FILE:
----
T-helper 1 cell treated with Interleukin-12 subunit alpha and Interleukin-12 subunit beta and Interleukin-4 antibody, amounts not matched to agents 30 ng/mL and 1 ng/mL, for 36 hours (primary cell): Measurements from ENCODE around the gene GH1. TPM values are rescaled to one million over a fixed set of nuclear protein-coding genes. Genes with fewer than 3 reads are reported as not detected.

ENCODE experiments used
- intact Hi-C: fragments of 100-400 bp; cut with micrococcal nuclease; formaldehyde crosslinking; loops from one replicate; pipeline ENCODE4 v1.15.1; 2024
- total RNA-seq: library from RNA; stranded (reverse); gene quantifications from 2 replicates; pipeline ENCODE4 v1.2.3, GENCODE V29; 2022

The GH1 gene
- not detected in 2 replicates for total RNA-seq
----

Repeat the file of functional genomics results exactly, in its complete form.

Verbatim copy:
T-helper 1 cell treated with Interleukin-12 subunit alpha and Interleukin-12 subunit beta and Interleukin-4 antibody, amounts not matched to agents 30 ng/mL and 1 ng/mL, for 36 hours (primary cell): Measurements from ENCODE around the gene GH1. TPM values are rescaled to one million over a fixed set of nuclear protein-coding genes. Genes with fewer than 3 reads are reported as not detected.

ENCODE experiments used
- intact Hi-C: fragments of 100-400 bp; cut with micrococcal nuclease; formaldehyde crosslinking; loops from one replicate; pipeline ENCODE4 v1.15.1; 2024
- total RNA-seq: library from RNA; stranded (reverse); gene quantifications from 2 replicates; pipeline ENCODE4 v1.2.3, GENCODE V29; 2022

The GH1 gene
- not detected in 2 replicates for total RNA-seq